Cabot Saint Lucia site

Cabot Saint Lucia site.

As luck would have it, according to this February 2020 New York Times article, Cowan-Dewar, looking to “solve the winter golf problem” at Cabot Links (the problem being you can’t play golf in winter at Cabot Links), was at that time:

…seeking projects that had been scuttled after the recession and that had easy access by air and a shared sense of British history when he “stumbled across this site in St. Lucia, for which Jack Nicklaus had done a routing plan and started construction.”

I will get back to the golf in a moment, but does Cowan-Dewar know anything about “British history” in St. Lucia? Like, the part about the slavery? Under both the French and the English who traded “ownership” of the island back and forth for 150 years? Because if he plans to discuss his shared “British history” with native St. Lucians, he should probably do his homework.

And when he does, he’ll learn that slavery, originally introduced by the French, was finally abolished by the British in 1834, at which point slaveowners were compensated for their loss of free labor and slaves were required to serve a four-year “apprenticeship — working for their former masters for at least three-quarters of the week for nothing — before they were finally made free. And even then, laws forbidding them from owning land left them “at the mercy of their former owners,” according to the St. Lucian writer Pat Brown. Deprived of slave labor, between 1859 and 1893, the British brought 4,500 indentured laborers from East India to St. Lucia to work the sugar cane fields. Today, 85% of Saint Lucia’s population is Black and 2.2% Indian.

And that, I guarantee you, is more about slavery in St. Lucia than you will read in any golf magazine article about Cabot Saint Lucia.

 

Cowan-Dewar’s first visit to St. Lucia seems to have been in 2016 — the year the United Workers’ Party (UWP) won St. Lucia’s parliamentary elections and Allen Chastanet became prime minister.

Chastanet has connections to Canada — has, in fact, described himself (in this September 2020 interview with BNN Bloomberg) as “a product of Canada”:

 

According to his official bio on the UWP website, Chastanet had a “peripatetic upbringing” during which he:

…attended primary and secondary schools in St. Lucia, Puerto Rico, Miami and Canada as a result of his father Michael’s shipping business, he attended Bishop’s University in Quebec where he earned a Bachelor of Arts Degree in Economics with a minor in Political Science. He also attended American University in Washington D.C. earning a Master of Science Degree in Development Banking.

His wife, Raquel DuBoulay Chastanet, a descendant of one of St. Lucia’s “oldest French families,” graduated from the University of Western Ontario with a BA in Spanish and Philosophy (she later got her law degree in the UK) and, as Chastanet told BNN, both his children attend university in Canada. In fact, Chastanet, who won his seat in the July elections although his party was routed by the SLP, claimed he was owed 250 days of vacation following his defeat and was accused by the SLP in September of “relaxing in Canada.”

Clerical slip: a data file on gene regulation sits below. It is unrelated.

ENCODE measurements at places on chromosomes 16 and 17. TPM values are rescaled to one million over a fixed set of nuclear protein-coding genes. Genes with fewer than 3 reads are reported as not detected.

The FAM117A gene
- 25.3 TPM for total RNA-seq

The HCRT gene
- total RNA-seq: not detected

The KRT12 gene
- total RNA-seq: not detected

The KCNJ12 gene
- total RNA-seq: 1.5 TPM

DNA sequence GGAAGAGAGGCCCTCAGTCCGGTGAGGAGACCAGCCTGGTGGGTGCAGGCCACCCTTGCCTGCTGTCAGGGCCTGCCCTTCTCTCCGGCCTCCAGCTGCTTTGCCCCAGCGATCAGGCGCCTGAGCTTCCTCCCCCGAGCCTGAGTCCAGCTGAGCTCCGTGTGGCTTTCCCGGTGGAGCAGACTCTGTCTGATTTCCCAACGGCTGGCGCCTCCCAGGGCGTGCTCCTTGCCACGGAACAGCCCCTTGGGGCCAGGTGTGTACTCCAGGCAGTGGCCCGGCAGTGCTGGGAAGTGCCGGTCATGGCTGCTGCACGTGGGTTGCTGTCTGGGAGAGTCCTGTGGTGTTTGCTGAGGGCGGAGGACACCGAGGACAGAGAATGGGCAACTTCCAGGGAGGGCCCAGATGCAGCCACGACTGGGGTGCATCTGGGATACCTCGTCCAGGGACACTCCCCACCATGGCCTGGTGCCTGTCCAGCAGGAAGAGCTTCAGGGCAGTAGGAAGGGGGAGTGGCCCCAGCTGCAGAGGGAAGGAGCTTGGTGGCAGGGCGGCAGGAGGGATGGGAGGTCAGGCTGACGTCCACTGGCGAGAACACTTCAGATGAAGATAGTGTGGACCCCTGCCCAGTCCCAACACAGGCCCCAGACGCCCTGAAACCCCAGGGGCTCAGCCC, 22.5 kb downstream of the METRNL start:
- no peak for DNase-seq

In June 2019, however, Chastanet was at Point Hardy with Cowan-Dewar for a sod-turning ceremony.

Cowan-Dewar and Keiser had bought the 360 acres on Point Hardy for EC$37.5 million (CAD$17 million) and were planning an 18-hole golf course — to be called “Cabot Point” — with a 50-room hotel, various “amenities” and a real estate development encompassing “300 estate homes.” In addition to Cowan-Dewar and Chastanet, the ceremony was attended by representatives of the National Insurance Corporation (NIC), Saint Lucia’s pension fund.

What wasn’t known at the time of the ceremony, but was later leaked to the media, was that the NIC had lent Cabot EC$27.5 million (CAD$12.5 million) for the purchase.  According to Philip J Pierre, the time of the sod-turning, Cabot didn’t fully own the land, nor had planning approval been granted for the development.

Cabot St. Lucia sod-turning ceremony

Ben Cowan-Dewar and St. Lucian PM Allen Chastanet at sod-turning ceremony for Cabot Saint Lucia, June 2020.

Once word of the loan — which Cabot claimed represented just 11% of the “initial cost of development” of the St. Lucia project — leaked in July 2020, it became a scandal that seems to have contributed to the SLP’s landslide election victory a year later.

NIC board chair Isaac Anthony was forced to hold a press conference during which he defended the loan, saying it was 100% secured by “a first mortgage debenture on Cabot’s fixed assets including over 360 acres of land that was independently valued at approximately EC$91 million [CAD$42 million] in August 2018.”

But the SLP — which claims Chastanet was the force behind the loan — asked why the NIC hadn’t simply bought the land itself, instead of selling it to Cabot for “about 40% of its actual value?” And the NIC’s answer — that the receiver was committed to selling to Cabot — didn’t impress Pierre or his party, as it was the SLP’s understanding that “the commitment period was close to coming to an end.”

The NIC simply had to wait a short while, and then make an offer once that commitment had expired. But it did not. It was clearly convinced by the Prime Minister into giving Cabot, a loan instead.

Cabot had 12 years to repay the NIC but chose to pay back the loan — plus EC$2.4 million (CAD$1 million) in interest — on 17 March 2021. Cowan-Dewar stated:

Two years ago we made a commitment to the NIC and the people of Saint Lucia to offer an attractive and secure investment in what would be a world-class golf resort in the Caribbean, which would be managed prudently and would provide a healthy return on investment. We heard and understood the apprehension of many Saint Lucians when the news of the arrangement was made public. Today we have repaid the loan in full, including accrued interest. It has been an absolute pleasure working with the NIC. We are thrilled to have delivered on our promise to the people of Saint Lucia and will continue to serve this great island economy by creating a significant number of permanent jobs and contributing to its tourism product.

Pierre and the SLP remained unimpressed, repeating that the NIC “could have increased the assets of the pensioners of Saint Lucia” by far more than CAD$1 million “if they had simply just purchased the land.”

What, if anything, the new government will do about Cabot’s project is an open question. While Pierre came to power promising to “right Cabot’s wrongs,” The Breach report notes that he has, as yet, done nothing on the file.

Which doesn’t mean the critics have backed off. Next week, in Part II, I’ll focus on their concerns about the development.

 

Featured image: Top — Cabot protesters in St. Lucia, August 2020.